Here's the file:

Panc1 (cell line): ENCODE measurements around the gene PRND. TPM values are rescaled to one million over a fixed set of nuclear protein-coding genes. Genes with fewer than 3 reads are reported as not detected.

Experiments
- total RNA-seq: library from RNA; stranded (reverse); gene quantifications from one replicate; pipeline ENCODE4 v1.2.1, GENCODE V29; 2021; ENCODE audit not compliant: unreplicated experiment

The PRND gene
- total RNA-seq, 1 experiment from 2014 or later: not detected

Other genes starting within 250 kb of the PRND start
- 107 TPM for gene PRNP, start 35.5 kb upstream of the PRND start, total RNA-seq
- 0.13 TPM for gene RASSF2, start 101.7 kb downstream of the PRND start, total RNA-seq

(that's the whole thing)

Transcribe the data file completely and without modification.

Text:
Panc1 (cell line): ENCODE measurements around the gene PRND. TPM values are rescaled to one million over a fixed set of nuclear protein-coding genes. Genes with fewer than 3 reads are reported as not detected.

Experiments
- total RNA-seq: library from RNA; stranded (reverse); gene quantifications from one replicate; pipeline ENCODE4 v1.2.1, GENCODE V29; 2021; ENCODE audit not compliant: unreplicated experiment

The PRND gene
- total RNA-seq, 1 experiment from 2014 or later: not detected

Other genes starting within 250 kb of the PRND start
- 107 TPM for gene PRNP, start 35.5 kb upstream of the PRND start, total RNA-seq
- 0.13 TPM for gene RASSF2, start 101.7 kb downstream of the PRND start, total RNA-seq